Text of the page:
Keeping your mind busy doing complex mental tasks while maintaining a high degree of social interaction could help protect against some facets of Alzheimer’s disease caused by bad diet, a new study suggests.
It turns out that while eating a “Western” diet, which includes high levels of red meat, processed food, and sugary meals, is associated with an increase in cognitive decline, this effect can be reversed somewhat by having a more mentally stimulating career and lifestyle. The jobs that offset the negative influences of a poor diet the most include lawyers, teachers, and engineers, while those jobs that afforded the least protection were those such as laborers, cashiers, and machine operators.
“People who regularly challenge their brains through education, work and leisure activities tend to have lower rates of dementia in later life,” explains Dr Doug Brown, the Director of Research and Development at Alzheimer’s Society, who was not involved in the research. “This study broadens out our understanding to suggest these activities could help to protect the brain by compensating against the negative impact of an unhealthy diet.”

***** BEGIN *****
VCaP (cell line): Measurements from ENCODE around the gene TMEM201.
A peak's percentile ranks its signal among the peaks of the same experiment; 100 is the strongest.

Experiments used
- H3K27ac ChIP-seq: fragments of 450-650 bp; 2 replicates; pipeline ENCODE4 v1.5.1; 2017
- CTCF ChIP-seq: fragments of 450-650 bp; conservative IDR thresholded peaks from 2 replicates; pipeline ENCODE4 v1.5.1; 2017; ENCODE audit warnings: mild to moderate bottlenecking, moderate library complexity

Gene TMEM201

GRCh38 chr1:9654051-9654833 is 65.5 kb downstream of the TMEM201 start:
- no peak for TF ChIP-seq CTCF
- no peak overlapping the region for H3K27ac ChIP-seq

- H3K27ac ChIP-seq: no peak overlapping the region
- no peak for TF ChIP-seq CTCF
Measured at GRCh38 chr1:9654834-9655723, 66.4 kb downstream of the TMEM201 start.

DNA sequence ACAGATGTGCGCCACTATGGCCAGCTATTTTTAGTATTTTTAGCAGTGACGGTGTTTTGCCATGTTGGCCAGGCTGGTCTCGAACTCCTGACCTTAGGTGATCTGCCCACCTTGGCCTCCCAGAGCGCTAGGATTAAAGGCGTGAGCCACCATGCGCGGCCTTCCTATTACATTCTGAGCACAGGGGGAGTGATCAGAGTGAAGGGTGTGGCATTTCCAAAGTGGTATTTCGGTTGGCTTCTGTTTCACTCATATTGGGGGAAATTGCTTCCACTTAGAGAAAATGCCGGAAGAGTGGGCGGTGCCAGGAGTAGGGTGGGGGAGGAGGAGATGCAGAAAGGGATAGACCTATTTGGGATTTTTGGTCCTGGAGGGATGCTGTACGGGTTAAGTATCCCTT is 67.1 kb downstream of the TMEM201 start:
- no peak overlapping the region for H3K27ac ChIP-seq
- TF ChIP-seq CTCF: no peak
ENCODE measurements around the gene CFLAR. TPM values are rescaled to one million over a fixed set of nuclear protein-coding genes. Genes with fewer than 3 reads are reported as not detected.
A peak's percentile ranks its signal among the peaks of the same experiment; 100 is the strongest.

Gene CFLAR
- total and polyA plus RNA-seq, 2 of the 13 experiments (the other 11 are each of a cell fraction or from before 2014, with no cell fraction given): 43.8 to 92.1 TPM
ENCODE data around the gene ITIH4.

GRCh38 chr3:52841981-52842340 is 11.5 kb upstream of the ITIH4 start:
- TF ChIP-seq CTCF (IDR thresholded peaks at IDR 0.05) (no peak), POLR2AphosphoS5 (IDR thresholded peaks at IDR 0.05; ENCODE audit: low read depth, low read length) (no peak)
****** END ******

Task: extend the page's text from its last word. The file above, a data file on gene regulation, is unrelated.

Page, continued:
The research has been presented at the Alzheimer’s Association International Conference in Toronto by a team of scientists working out of the Wisconsin Alzheimer’s Disease Research Center. Not only did they find that over a three-year period the consumption of a Western diet may increase one's risk of cognitive decline, but that those who have attained a higher education, conduct mentally stimulating work, and have high social engagement are much more protected against it.
The researchers assessed the risk of developing the disease by tracking what are known as white matter hyperintensities – regions of high intensity on brain scans that have been associated with Alzheimer’s – in 284 people thought to be at high risk. Those with occupations involving work with people, rather than data or “things”, showed fewer signs of being affected by brain damage indicated by these white matter hyperintensities. In essence, a stimulating lifestyle protected against the risk factors associated with a poor Western diet.
“This shouldn’t become an excuse to continue eating stodgy and sugary foods, though,” warns Dr Brown. “Getting a healthy balanced diet that’s low in red meat and high in fruit and veg is still one of the best ways to reduce your risk of dementia throughout life.” It is now thought highly likely that there is a range of factors – including behavioral, environmental, and genetic – that contribute to the development of the disease, and that understating these and how they interact could help prevent its onset.